Corporal 200901 Richard John Bilkey, 1/4 Battalion, Duke of Cornwall’s Light Infantry, died of illness aged 26 on 31 January 1919.
The CWGC website lists him as son of Richard and Emma Bilkey of Tresithick, Carnon Downs, Perranwell Station, Cornwall.
Richard John or ‘Jack’ Bilkey is buried in Grave Reference E124, Kantara War Memorial Cemetery, Egypt.
Kantara was important in the defence of Suez and its canal against the Turks. This cemetery east of Suez was used for burials from 1916 to 1920 from various hospitals as well as reburials from isolated cemeteries.
The post war 1919 date suggests Bilkey died of wounds or illness in hospital in Egypt. His niece Josephine Lilly of Carnon Downs (who supplied the family photographs in 2007 of R. J. Bilkey) believes that he died of pneumonia.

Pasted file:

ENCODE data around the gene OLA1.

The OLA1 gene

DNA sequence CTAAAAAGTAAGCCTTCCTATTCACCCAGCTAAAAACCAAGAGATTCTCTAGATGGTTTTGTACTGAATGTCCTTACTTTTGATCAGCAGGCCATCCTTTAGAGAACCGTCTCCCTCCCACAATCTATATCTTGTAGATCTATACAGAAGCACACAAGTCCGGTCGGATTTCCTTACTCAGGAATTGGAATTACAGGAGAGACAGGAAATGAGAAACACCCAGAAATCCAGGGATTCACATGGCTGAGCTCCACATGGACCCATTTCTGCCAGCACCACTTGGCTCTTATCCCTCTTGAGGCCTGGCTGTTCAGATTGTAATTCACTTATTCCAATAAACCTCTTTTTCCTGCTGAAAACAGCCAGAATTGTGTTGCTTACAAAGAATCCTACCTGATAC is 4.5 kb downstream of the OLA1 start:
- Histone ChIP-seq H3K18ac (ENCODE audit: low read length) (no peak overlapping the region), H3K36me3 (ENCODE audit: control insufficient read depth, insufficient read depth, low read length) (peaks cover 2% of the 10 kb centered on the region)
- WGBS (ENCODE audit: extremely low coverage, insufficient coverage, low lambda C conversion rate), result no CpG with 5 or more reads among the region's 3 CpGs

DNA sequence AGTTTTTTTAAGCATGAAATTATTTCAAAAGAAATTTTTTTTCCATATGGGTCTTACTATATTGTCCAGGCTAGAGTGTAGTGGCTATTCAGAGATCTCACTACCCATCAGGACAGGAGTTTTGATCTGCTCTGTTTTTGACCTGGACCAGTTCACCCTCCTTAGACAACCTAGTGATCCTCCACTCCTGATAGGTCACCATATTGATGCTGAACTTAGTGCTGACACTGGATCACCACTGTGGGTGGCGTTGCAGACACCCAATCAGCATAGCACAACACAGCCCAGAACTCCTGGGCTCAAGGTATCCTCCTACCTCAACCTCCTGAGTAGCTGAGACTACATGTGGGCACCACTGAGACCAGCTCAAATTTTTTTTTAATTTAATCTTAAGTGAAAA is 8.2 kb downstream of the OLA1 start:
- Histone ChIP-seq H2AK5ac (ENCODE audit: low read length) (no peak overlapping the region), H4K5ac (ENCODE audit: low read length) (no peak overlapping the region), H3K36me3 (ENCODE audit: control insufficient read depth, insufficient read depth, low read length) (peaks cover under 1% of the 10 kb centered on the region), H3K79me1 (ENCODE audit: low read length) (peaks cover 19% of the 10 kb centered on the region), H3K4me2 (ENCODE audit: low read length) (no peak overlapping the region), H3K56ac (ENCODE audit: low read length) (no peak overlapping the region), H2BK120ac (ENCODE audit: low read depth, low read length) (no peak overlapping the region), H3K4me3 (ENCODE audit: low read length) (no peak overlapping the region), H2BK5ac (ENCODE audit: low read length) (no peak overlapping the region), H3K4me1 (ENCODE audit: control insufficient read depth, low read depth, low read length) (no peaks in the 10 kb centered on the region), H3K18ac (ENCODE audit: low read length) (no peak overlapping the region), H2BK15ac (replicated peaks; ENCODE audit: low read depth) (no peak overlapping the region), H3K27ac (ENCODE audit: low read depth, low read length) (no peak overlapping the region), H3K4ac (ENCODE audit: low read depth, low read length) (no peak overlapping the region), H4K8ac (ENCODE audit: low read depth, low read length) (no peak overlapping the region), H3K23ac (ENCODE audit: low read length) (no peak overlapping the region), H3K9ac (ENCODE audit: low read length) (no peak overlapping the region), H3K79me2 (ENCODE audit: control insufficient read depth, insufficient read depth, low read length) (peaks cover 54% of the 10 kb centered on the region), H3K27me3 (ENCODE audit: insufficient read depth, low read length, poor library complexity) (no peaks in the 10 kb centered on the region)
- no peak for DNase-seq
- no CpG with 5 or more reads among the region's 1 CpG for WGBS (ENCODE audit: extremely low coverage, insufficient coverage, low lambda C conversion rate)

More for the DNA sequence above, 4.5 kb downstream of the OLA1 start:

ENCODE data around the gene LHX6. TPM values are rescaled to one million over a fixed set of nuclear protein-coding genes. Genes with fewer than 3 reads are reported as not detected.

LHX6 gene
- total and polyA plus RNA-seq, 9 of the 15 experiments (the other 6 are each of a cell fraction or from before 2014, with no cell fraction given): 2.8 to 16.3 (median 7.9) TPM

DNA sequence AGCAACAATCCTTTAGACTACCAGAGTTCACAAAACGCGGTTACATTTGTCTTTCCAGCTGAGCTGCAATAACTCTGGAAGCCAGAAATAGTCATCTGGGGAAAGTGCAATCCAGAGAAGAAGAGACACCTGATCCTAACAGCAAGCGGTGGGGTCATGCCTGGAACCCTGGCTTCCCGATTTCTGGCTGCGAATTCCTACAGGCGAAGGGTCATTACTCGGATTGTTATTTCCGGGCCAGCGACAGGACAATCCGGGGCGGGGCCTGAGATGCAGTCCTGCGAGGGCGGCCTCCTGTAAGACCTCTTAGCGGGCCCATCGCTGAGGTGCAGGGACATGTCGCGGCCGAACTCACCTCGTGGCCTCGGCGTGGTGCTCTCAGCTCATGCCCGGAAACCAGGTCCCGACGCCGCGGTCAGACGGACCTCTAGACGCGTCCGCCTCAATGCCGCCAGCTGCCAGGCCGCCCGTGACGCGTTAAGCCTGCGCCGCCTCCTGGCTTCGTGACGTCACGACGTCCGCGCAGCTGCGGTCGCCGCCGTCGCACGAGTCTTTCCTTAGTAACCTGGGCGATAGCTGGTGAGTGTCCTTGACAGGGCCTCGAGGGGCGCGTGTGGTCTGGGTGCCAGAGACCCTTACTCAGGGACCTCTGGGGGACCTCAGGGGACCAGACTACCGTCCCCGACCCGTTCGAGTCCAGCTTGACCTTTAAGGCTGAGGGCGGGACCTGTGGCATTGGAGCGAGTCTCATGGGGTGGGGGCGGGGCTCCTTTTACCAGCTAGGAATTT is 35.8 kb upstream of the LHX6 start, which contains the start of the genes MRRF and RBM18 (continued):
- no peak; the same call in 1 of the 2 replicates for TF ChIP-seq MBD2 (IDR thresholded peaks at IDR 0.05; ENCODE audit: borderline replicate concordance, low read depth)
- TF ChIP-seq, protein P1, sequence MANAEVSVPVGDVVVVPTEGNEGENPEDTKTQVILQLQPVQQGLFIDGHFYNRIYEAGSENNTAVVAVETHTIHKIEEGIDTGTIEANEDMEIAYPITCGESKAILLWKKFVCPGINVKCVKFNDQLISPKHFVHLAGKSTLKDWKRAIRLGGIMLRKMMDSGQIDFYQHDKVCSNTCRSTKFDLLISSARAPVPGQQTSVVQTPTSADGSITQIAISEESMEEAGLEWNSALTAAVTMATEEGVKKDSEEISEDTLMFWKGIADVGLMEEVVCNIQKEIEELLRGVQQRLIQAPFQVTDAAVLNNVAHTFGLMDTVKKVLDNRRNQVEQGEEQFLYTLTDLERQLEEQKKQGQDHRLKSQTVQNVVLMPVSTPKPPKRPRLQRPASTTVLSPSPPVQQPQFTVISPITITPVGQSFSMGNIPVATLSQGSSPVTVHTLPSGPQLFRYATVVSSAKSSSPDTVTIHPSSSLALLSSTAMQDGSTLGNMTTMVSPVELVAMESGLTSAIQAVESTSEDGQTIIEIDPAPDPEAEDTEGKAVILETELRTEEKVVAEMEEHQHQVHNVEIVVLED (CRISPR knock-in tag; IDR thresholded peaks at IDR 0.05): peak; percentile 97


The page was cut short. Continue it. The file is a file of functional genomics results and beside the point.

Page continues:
Richard John Bilkey was born c. January to March 1893, the birth registered in Truro. In the 1911 census he is listed as an 18 year old Farm Labourer, born Tresithick, Feock.
His father, also called Richard Bilkey (1854 – 1939) was a farm bailiff on the 1911 census. His mother was Emma Jane Bilkey (nee Hooper, 1865 – 1930).
Clearly John or ‘Jack’ was how he was known locally, sharing the same first name as his father, a practice adopted by many Cornish families at the time.
Bilkey at the time was a local Devoran name judging by the Edwardian / Victorian class photographs of Devoran School in Ralph and Marie Bird’s Devoran and Its River. A girl, Mowin Bilkey is shown in the c. 1900 class photograph (page 51, top).
Phil Traverton, the great nephew of J Bilkey, passed on information about Phil’s grandmother’s brother (from the late Violet Dunstan of Hugus) and gave us a little family history related to “Uncle Jack, as family legend says he was the first man to volunteer at a recruitment drive at Camborne.”
To learn more about Devoran’s WW1 casulaties, start here:
In a week or two on February 7th 1919/2019 we will be marking the centenary of the death of Richard Stephens, the last of the WW1 Devoran Casualties to die.
Blog posted on 31st January 2019 by Mark Norris, Devoran War Memorial project blog.